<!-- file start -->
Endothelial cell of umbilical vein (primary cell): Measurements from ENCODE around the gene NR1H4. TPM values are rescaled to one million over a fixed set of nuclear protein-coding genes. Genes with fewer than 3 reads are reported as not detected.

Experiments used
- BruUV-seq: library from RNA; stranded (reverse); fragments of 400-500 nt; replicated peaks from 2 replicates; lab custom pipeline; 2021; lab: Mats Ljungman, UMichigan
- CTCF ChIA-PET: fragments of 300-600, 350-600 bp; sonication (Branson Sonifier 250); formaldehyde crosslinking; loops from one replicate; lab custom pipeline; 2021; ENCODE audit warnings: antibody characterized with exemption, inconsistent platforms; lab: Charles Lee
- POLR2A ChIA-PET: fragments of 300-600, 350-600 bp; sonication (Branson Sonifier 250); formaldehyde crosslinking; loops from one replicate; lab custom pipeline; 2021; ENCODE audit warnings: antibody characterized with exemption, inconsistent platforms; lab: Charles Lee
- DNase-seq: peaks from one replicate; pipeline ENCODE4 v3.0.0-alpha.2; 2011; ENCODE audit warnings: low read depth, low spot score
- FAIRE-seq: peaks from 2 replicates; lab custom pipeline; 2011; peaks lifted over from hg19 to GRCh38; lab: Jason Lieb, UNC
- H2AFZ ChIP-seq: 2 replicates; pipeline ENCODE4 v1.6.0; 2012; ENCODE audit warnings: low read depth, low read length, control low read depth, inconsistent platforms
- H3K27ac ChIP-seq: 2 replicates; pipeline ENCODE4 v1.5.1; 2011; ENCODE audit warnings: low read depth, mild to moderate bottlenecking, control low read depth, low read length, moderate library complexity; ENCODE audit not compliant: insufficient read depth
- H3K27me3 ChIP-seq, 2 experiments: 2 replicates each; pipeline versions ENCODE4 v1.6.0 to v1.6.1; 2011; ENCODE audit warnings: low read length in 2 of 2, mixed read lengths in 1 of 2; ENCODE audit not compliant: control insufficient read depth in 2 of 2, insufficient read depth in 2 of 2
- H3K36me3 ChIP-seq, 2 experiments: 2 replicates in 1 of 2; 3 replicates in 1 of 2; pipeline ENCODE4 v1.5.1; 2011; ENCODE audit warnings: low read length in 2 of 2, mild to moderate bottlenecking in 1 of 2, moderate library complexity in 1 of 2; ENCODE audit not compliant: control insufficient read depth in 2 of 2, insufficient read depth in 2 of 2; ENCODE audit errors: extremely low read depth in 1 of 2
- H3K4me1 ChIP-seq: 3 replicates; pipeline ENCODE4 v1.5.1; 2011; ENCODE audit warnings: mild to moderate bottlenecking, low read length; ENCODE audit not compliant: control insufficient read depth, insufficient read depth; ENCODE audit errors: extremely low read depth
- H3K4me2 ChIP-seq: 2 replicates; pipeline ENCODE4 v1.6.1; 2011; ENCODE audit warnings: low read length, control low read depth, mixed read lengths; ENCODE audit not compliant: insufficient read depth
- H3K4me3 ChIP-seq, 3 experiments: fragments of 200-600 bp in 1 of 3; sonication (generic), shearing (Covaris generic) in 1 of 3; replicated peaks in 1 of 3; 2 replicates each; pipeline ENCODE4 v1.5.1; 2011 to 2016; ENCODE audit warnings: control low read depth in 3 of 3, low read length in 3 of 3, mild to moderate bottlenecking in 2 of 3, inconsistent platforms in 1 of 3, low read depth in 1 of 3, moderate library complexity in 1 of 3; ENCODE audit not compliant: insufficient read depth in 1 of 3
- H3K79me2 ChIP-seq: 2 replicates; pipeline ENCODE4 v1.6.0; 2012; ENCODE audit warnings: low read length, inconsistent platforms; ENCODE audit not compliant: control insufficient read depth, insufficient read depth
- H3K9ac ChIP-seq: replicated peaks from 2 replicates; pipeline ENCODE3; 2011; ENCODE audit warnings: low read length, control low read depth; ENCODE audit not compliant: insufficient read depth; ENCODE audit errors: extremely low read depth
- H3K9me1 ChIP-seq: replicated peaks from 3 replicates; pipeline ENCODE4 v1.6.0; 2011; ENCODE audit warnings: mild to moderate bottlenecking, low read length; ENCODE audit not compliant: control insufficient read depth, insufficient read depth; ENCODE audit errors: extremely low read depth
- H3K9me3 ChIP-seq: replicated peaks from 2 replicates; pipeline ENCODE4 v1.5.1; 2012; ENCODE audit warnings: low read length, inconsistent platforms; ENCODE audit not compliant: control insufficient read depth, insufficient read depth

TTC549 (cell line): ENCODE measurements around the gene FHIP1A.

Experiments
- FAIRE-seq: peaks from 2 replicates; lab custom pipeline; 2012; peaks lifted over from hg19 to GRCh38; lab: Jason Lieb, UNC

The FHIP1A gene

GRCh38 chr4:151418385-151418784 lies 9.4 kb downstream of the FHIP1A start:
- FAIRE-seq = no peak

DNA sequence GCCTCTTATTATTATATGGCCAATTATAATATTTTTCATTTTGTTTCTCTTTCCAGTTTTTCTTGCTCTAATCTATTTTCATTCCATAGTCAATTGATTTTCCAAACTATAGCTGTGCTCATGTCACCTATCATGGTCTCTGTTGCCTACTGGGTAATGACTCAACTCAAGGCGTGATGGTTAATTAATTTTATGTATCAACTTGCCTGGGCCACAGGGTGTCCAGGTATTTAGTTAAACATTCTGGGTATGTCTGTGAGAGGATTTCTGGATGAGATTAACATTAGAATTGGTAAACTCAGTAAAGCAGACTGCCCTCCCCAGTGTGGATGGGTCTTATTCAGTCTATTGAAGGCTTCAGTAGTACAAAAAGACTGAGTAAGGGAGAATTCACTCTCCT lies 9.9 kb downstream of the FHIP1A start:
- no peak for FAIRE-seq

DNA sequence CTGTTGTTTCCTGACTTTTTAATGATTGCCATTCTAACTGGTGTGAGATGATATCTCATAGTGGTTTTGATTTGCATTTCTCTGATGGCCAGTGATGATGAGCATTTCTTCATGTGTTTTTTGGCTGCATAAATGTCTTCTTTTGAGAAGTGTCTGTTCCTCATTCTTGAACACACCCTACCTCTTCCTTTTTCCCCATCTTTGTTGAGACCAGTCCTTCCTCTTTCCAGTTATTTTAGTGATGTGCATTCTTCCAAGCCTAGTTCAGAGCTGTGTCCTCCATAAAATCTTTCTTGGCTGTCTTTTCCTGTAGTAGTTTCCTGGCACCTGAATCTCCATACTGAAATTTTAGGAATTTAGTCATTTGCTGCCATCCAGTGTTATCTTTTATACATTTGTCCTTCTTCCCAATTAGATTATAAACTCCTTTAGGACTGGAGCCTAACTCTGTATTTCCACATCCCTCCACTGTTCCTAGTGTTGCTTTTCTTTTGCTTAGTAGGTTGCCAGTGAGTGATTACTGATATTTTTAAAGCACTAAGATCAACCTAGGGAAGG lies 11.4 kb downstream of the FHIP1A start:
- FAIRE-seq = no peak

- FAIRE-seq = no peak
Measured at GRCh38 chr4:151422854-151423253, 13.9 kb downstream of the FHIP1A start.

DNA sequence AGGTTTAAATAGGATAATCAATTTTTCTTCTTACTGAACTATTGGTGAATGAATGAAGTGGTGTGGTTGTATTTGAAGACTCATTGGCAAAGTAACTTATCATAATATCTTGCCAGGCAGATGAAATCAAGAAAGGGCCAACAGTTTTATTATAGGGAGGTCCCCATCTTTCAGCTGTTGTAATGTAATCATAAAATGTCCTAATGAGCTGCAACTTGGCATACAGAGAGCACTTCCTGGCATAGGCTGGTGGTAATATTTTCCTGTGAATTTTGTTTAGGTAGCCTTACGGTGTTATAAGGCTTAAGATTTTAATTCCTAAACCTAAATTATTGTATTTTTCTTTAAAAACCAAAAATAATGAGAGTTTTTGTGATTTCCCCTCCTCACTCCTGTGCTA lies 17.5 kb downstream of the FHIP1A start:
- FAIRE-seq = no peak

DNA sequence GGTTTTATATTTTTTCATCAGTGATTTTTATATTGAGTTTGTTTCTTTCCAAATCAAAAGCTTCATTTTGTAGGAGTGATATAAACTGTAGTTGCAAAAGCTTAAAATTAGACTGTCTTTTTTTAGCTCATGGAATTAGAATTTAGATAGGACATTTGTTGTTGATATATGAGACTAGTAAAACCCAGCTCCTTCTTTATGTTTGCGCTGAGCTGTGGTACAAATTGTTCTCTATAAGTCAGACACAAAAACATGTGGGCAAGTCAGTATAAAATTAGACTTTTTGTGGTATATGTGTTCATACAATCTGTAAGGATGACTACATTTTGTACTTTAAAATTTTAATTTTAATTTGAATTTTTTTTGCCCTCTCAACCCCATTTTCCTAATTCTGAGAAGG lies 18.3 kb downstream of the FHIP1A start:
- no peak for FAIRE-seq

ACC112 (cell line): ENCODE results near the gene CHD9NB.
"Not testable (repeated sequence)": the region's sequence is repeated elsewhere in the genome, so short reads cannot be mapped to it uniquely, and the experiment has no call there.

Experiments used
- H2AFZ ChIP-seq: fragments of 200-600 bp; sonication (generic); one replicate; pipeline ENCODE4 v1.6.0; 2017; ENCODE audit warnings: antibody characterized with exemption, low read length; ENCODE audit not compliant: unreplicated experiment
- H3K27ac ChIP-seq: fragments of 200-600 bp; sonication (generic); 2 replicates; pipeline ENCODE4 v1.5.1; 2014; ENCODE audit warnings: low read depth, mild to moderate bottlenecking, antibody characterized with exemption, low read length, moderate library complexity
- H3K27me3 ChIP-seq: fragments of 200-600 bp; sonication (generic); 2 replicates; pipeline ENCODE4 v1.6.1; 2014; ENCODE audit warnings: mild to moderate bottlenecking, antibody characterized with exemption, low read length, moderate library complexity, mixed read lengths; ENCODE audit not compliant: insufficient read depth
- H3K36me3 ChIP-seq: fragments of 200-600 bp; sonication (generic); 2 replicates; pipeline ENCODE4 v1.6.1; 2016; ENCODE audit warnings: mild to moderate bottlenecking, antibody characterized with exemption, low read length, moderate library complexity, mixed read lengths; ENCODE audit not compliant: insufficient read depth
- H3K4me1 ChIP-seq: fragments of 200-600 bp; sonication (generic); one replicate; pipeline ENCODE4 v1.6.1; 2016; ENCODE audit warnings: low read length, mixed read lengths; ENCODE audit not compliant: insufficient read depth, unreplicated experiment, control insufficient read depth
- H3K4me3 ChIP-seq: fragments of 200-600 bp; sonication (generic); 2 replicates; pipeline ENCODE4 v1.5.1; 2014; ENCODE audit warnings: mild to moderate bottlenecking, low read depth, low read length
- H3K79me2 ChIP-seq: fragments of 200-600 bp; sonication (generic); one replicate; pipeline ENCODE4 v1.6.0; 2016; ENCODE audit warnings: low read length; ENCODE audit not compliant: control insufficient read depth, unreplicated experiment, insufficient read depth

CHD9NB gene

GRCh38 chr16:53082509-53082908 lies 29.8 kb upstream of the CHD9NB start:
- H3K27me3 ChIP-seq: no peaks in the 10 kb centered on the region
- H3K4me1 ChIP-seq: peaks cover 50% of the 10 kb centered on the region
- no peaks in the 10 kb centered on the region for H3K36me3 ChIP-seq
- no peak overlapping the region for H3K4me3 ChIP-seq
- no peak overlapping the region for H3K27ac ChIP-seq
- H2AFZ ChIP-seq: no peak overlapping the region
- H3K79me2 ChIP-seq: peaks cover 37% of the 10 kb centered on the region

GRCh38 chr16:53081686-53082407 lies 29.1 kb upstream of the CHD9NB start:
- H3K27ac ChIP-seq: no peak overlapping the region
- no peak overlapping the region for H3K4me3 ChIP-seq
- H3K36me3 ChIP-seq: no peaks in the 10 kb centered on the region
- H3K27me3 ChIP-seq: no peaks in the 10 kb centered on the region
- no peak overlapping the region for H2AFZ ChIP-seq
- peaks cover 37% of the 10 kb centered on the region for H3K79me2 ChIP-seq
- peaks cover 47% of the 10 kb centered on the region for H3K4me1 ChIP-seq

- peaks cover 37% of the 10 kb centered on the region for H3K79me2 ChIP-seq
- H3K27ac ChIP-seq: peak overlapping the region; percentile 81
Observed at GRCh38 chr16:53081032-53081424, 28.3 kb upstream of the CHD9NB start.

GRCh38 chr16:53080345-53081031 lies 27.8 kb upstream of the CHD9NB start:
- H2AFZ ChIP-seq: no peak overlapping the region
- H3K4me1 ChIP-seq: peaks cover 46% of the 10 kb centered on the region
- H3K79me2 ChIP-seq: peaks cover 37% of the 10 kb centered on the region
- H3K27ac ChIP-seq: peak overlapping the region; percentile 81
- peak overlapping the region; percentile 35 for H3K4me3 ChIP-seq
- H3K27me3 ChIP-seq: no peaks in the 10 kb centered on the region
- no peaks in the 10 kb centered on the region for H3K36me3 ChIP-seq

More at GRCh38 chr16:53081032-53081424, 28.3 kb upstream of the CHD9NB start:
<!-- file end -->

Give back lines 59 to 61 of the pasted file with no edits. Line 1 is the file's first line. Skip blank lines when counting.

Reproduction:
- no peak overlapping the region for H2AFZ ChIP-seq
- peaks cover 37% of the 10 kb centered on the region for H3K79me2 ChIP-seq
- peaks cover 47% of the 10 kb centered on the region for H3K4me1 ChIP-seq